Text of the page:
Additional specimens from 10 participants were sent to BDBRC for repeats of some of the laboratory tests (RPR test, TPHA test, Gram stain, and culture for gonorrhoea) for cross checking; there was good matching between the results of the two laboratories.

Data entry and analysis

The epi-info package (software) was used to design the questionnaire and for data entry, record, and data analysis. The proportions were calculated for various syndrome and disease prevalence. Sensitivity, specificity, and PPV of various syndromes were calculated. Confidence intervals for STI prevalence were calculated for future monitoring.

RESULTS

Sociodemographic profile

The age of SWs ranged from 16 to 50 years, the mean age being 28.5 years. The majority of them (about two thirds) were below the age of 30 years, which included about 5.1% below the age of 20 years (table 1). In all, 80.5% of them had never attended a school. Except for three, all of the SWs reported migrating from other states and about 33.1% from another country (Nepal). Some 59.3% reported that they were married; however, only three were living with their husband; 94.9% of them reported the use of condom all the times; 90% had more than two sexual partners (clients) per day. The range in number of different partners per day varied from two to 25, the mean being five clients per day.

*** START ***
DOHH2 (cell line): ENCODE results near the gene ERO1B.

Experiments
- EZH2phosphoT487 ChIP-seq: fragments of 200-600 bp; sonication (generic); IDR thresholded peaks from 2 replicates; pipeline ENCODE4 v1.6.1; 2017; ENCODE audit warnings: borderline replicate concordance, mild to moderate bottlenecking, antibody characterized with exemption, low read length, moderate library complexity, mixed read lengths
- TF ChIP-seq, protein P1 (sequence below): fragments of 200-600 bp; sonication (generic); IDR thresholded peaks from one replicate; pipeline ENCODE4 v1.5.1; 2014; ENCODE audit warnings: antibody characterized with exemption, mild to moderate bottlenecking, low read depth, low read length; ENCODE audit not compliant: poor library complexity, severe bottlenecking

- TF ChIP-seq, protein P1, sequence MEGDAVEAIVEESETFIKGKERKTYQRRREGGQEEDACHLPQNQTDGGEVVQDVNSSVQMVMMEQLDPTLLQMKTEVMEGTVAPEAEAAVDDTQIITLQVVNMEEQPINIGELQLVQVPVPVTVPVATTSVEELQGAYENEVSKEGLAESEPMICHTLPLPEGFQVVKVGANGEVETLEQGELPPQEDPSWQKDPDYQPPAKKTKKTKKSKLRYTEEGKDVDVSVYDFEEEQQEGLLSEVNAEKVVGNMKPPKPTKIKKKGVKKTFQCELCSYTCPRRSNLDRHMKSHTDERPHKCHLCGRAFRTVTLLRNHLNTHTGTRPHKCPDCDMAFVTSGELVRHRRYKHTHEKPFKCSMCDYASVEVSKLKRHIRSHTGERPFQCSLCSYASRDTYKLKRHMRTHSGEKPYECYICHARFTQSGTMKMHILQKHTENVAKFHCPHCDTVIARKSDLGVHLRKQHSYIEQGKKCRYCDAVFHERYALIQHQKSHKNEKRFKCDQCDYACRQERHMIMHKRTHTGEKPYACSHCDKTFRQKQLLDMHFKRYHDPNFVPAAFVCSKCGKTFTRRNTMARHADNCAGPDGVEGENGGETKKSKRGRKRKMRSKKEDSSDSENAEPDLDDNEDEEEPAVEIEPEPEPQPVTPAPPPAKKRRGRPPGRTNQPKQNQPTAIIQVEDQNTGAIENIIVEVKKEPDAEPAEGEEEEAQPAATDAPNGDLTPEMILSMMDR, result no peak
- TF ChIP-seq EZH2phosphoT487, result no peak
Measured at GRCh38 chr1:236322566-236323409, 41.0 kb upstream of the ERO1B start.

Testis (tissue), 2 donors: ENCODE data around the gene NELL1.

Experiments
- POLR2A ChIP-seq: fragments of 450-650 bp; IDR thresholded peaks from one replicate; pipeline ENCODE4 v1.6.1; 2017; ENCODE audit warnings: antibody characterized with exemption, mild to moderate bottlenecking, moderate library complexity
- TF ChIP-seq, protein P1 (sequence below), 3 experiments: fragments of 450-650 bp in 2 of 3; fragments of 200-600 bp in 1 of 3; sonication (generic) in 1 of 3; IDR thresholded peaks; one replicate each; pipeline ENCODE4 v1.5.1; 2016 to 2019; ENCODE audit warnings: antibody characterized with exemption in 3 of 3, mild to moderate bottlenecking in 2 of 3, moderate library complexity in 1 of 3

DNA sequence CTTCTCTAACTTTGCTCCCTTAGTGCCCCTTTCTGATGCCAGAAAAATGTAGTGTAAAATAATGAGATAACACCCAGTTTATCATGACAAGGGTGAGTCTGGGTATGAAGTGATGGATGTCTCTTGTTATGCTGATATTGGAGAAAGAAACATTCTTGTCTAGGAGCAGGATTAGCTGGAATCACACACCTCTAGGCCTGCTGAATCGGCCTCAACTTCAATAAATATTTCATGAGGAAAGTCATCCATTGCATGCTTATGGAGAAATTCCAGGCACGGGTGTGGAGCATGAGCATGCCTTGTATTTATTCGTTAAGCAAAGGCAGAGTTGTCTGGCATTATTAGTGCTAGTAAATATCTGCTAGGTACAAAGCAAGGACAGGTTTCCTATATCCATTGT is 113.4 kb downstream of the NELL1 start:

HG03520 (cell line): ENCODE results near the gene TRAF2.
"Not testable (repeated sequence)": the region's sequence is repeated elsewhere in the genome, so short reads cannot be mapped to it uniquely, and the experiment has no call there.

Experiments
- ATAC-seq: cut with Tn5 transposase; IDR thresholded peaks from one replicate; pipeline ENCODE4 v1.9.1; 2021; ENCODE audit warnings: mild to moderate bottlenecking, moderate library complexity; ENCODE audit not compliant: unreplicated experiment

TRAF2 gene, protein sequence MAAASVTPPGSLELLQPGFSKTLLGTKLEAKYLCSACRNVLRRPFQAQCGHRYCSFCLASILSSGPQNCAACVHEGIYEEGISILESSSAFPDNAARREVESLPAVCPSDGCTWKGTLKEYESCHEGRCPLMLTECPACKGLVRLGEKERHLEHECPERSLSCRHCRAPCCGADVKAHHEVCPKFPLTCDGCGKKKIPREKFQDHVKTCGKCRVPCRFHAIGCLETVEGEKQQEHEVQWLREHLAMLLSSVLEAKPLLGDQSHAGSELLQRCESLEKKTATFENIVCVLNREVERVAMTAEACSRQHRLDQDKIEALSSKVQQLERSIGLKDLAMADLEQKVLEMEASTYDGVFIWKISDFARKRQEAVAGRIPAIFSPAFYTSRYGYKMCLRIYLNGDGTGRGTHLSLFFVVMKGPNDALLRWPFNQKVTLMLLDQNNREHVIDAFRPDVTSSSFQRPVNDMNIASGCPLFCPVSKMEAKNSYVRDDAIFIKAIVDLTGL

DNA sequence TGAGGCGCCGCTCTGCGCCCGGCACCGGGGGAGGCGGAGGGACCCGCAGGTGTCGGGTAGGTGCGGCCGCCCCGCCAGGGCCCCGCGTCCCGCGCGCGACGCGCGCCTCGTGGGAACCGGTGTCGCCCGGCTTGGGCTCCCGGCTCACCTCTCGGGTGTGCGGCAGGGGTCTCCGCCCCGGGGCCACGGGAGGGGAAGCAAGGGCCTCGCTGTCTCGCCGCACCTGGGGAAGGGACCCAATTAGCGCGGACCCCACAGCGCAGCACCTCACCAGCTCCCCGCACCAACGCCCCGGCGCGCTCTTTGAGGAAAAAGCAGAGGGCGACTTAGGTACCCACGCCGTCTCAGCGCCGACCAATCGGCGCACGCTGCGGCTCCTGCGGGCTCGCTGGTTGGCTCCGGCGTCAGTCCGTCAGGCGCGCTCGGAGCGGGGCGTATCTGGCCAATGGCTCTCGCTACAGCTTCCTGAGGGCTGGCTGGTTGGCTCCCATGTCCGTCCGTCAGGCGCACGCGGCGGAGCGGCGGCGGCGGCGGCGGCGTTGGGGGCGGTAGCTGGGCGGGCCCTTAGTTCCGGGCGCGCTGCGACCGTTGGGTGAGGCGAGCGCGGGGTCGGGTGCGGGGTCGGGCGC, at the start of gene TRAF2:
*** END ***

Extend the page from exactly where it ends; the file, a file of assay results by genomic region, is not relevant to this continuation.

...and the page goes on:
Table 1

Age groups and prevalence of signs, symptom, and syndromes related to STI in sex workers

Prevalence of STD syndromes

Sixty nine (58.5%) SWs did not report genitourinary complaints spontaneously. Among the 49 who reported, 24 had one symptom, 13 had two symptoms, six had three symptoms, four had four symptoms, and two had five symptoms. Pain in the lower abdomen was the most common complaint (19.5%), followed by vaginal discharge (12.7%) (table 1); 46.7% gave no past history of symptoms suggestive of STD. Seventy two (61.0%) had a history of any of the specific symptoms mentioned in the table 1; 56(47.5%) had vaginal discharge, 35 (29.7%) had pain in lower abdomen, and 34 (28.8%) had had genital sore/ulcer in the past.

On external genital examination 52 (44.1%) SWs had one or more clinical sign suggestive of an STD. The most common syndromic diagnosis was abnormal vaginal discharge syndrome (VDS) (51.7%), followed by pain in the lower abdomen (19.5%), enlarged inguinal lymph nodes (11.9%), and genital ulcer syndrome (GUS) (5.9%) (table 1).

Prevalence of laboratory confirmed STIs

The prevalence of STIs and HIV based on the laboratory screening is shown in table 2. The prevalence of syphilis based on RPR and TPHA positive tests was 22.9%. The prevalence of other STIs was gonorrhoea (by GC culture) 16.9%; genital chlamydial infection 8.5%; and trichomoniasis 14.4%. In all, 47.5% had one or more of these four STIs. No strain was resistant to any of the antibiotics tested for sensitivity, yet the sensitivity was moderate in 10–25% of cases for various tested antibiotics. Cervicitis (presence of NG and/or CT) was found in 20.3%, while cervicitis and/or trichomoniasis was present in 32.2%. The seroprevalence of HIV was 43.2%.